Carlos Mwizerwa, New Times
March 10, 2013
The Ministry of Youth and ICT, and Rwanda Development Board recently launched e-mboni, a document tracking and workflow management system which will be deployed across the entire public sector and which will ultimately reduce public expenditure on paper and associated costs.
What one needs to understand is that 'paperless' does not imply the sudden elimination of paper usage, rather that initially, work processes are essentially electronic, with minimal required use of paper documents and reduced need for human handling of routine tasks and, although this is still far from actually being paperless, it is a move in that direction.
This is just one step in the journey towards what I would call a 'paperless society'. I find myself a strong proponent of paperless transactions. I am not a fan of huge heaps of paper and the sight of the infamous signature folders saddens me, I dislike carrying paper cash and yet somehow I always need it. A paperless, cashless society is still a long way off but we are undoubtedly in the right frame of mind and, whereas it will be some time before we see a completely paperless environment, I do believe that it is coming.
Now back to e-mboni, despite the obvious temptation to promptly follow the trend of going paperless, governmental entities must examine the legal implications carefully. Of paramount importance is the system's ability to retain integrity and authenticity so that originality may be easily verifiable. The system must also guarantee retention of complete, unaltered records as required by law and, in addition, the system's security must safeguard certain information while maintaining accessibility to the public record.
Suffice it to note that Governmental entities manage public records pursuant to statutory requirements and traditionally, documents are stored as paper records and in some cases as microfiche. The development of new technologies allows for more efficient indexing and information recall through electronic record keeping and tracking.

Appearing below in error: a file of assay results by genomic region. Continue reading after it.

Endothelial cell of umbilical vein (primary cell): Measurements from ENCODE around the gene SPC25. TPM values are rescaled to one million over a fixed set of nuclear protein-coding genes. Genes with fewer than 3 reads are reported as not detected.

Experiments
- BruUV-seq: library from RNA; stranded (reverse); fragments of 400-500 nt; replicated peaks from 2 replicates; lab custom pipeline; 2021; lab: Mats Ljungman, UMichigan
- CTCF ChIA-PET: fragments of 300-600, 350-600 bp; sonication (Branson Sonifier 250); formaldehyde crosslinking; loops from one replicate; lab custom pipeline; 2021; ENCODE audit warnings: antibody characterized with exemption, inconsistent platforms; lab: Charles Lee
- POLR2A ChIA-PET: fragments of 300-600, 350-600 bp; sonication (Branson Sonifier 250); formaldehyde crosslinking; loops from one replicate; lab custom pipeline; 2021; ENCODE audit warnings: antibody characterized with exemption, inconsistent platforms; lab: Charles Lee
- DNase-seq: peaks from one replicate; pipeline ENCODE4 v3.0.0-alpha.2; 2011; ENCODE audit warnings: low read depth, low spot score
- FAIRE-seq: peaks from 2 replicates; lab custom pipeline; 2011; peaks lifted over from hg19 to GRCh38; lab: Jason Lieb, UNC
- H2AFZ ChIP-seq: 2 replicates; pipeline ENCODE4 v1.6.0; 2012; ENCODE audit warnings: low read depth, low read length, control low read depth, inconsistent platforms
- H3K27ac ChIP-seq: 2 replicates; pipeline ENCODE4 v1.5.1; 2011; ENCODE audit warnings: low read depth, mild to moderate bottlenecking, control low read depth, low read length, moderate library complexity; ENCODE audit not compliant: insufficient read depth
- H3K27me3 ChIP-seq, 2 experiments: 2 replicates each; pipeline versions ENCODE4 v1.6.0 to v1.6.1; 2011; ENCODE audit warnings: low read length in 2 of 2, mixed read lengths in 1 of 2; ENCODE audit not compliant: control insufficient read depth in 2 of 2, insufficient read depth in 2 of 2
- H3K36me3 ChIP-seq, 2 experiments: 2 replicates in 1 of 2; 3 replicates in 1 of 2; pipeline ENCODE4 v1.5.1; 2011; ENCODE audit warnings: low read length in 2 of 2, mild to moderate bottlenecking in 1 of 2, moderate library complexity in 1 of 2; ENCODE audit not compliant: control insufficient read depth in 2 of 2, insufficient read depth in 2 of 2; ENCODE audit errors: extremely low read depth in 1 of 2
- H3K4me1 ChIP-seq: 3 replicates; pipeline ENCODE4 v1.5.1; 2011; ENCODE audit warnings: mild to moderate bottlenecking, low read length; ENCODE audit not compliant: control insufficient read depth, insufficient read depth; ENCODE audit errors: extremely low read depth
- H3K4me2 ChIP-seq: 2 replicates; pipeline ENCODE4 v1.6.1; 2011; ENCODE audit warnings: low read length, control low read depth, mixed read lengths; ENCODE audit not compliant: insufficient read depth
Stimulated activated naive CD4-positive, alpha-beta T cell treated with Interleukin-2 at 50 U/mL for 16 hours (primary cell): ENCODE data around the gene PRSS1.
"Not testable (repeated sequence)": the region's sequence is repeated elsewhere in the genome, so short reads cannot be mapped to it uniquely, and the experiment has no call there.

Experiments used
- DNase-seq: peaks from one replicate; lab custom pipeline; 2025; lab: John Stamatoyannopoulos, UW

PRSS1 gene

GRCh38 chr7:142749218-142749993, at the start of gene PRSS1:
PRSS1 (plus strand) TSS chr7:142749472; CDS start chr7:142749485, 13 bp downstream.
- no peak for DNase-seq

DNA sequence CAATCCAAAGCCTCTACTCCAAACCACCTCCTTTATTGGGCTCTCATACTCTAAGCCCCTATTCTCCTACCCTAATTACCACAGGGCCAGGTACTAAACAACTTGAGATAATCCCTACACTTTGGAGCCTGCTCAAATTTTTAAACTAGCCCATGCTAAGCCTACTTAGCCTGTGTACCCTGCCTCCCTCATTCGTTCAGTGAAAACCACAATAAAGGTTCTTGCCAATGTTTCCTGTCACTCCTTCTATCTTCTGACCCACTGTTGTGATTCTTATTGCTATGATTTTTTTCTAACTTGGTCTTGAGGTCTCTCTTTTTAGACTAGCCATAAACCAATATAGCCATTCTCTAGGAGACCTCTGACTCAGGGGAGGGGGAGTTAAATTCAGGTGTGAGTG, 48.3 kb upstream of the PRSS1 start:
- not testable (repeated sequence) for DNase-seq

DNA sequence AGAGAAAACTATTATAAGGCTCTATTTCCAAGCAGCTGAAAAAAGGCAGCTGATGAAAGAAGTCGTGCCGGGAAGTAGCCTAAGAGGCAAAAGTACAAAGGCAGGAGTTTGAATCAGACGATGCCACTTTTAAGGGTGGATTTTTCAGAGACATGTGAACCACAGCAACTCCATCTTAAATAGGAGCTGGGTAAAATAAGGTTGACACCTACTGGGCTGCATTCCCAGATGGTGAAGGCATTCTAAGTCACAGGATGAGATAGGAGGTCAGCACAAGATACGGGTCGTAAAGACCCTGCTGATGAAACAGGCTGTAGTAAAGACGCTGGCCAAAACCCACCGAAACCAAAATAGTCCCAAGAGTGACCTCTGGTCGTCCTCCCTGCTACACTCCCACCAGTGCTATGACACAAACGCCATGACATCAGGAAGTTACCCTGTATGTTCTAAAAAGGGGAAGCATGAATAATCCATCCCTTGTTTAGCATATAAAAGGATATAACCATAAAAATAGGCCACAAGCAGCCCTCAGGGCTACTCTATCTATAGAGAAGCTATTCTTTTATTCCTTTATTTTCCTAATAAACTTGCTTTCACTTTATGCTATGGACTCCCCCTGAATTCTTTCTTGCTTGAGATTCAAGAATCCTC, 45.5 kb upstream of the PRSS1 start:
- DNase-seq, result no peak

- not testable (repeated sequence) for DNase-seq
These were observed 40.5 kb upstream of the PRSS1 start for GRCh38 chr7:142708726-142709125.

Transitioning to electronic record keeping may require governments to create electronic copies of all existing paper records, a seemingly daunting task for many. What would need to follow hot on the heels of the launch of e-mboni, is an established policy to effectuate a gradual transition, which would begin with the requirement that all new records be produced in electronic form.
Another area that would need to be defined is what is a subject of record and what goes into records, for instance, an email which reflects a matter of public discussion or concern becomes a part of the public record as though it were a work-related discourse conducted through traditional paper correspondence.
Generally, an email's content determines when recordation and retention are appropriate. There would be need though to provide guidance by mapping out certain determinative factors in classifying an email for retention or deletion that will likely overlap with other privacy regulations.
The shift to paperless governments represents a new era, marked by efficiency and cost-cutting but also motivated by sustainability concerns. As more and more governments move in this direction, government attorneys must be mindful of records retention, accessibility and privacy issues so that proper safeguards are put into place to ensure compliance with applicable laws.
One other area which will solidify this move is the view of judiciary, if electronic forms or records are given equal, if not more, weight before the courts of law at all levels of the spectrum, then it is an added boost in the right direction; with strong authentication protocols and secure networks, this should be a cinch after all even paper can be forged or doctored.
Kudos e-mboni but a word of caution, you have your work cut out for you; more challenges exist for a paperless society. People have ingrained habits that can be hard to change. Moving to a paperless environment cannot happen until an entire generation has been raised using the electronic alternatives to paper. As the next generation replaces the previous, it is likely that a paperless society could be achieved.